The dean of the School of Law at the University of California, Irvine, places our most revered governmental institution on trial and finds it deeply flawed.
If, as Chemerinsky (The Conservative Assault on the Constitution, 2010, etc.) posits, the Supreme Court’s two most important responsibilities are to protect the rights of minorities and to uphold the Constitution against the impulse of political majorities, it has too often failed. By these terms, he makes a convincing argument. He draws on a number of crucial (and, he insists, wrongly decided) cases from all eras and across many different areas of the law to demonstrate the court’s dereliction. When it comes to race, the court has historically done more harm than good. In times of crisis—during war, in the wake of 9/11, etc.—the court has failed to restrain majorities, has allowed free speech to be trampled, and has permitted the wrongful detention, incarceration and internment of citizens. Instead of protecting employees and consumers or ensuring a path to recovery for the injured, the court has favored protecting property, freedom of contract and states’ rights. Nor does the performance of the Warren-led court, far more in keeping with Chemerinsky’s forthrightly acknowledged liberal politics, absolve the court of its many lapses. He reminds us that Warren’s tenure was brief and argues that even in the areas of its greatest successes—voting rights, school desegregation, ensuring counsel for criminal defendants—the court did much less than was necessary. Needless to say, the Roberts-led court comes in for a shellacking. Taking hope from the stirring dissents contained in most of the especially important cases he cites, Chemerinsky rejects recent scholarly calls for the abolition of judicial review and offers instead a number of reforms designed to improve the court and return it to its proper mission.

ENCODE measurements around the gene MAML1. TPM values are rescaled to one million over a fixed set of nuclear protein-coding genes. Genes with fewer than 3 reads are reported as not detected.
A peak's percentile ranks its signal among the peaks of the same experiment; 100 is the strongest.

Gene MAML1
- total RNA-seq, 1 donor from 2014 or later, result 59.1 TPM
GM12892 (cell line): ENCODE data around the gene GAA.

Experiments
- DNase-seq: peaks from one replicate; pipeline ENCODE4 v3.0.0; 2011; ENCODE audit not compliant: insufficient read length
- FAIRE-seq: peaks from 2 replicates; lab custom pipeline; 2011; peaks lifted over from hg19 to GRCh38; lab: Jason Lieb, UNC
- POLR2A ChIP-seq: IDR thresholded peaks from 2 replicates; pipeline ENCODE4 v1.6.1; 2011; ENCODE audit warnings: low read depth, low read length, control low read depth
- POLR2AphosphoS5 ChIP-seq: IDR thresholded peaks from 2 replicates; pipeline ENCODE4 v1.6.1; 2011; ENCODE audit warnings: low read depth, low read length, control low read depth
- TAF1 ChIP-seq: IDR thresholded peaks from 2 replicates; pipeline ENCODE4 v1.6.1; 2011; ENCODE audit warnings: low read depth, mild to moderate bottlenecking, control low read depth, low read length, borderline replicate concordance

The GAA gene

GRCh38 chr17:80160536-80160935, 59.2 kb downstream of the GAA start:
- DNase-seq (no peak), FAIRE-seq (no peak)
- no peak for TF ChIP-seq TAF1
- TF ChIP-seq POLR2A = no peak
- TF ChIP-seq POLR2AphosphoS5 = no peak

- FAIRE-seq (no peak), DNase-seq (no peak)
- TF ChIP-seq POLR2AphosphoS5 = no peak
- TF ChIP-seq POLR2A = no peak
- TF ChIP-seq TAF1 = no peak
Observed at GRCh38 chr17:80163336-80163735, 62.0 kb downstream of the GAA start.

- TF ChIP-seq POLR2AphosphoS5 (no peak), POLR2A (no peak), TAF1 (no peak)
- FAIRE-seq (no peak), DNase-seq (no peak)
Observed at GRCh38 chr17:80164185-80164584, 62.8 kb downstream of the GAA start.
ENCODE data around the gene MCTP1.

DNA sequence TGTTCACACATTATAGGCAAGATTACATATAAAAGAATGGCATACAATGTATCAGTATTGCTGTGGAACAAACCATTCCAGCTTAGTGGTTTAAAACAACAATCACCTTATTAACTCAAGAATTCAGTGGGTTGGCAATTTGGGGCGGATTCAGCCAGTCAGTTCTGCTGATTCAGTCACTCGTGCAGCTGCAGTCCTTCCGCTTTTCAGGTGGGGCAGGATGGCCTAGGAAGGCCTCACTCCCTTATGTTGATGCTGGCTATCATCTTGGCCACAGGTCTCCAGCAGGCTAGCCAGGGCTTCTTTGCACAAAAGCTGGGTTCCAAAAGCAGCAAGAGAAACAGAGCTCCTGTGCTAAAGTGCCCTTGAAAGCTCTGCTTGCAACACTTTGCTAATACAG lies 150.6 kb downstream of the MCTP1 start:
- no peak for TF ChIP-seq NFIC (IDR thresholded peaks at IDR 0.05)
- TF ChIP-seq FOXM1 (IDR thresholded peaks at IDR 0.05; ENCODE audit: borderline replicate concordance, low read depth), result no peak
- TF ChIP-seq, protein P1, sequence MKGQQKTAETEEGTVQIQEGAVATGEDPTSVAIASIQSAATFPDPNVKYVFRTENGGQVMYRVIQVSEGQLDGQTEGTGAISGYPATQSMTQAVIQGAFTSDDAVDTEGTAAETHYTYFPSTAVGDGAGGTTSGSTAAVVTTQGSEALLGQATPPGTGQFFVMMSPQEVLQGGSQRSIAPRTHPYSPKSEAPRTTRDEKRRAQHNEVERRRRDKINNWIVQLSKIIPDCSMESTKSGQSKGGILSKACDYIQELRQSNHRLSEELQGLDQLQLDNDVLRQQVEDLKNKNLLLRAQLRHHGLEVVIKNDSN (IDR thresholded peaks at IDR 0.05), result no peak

Though he strives mightily to be fair, Chemerinsky’s analysis remains vulnerable to the charge he most fears: an inevitably biased critique, amounting merely to the complaint that “the Court’s decisions have not been liberal enough.”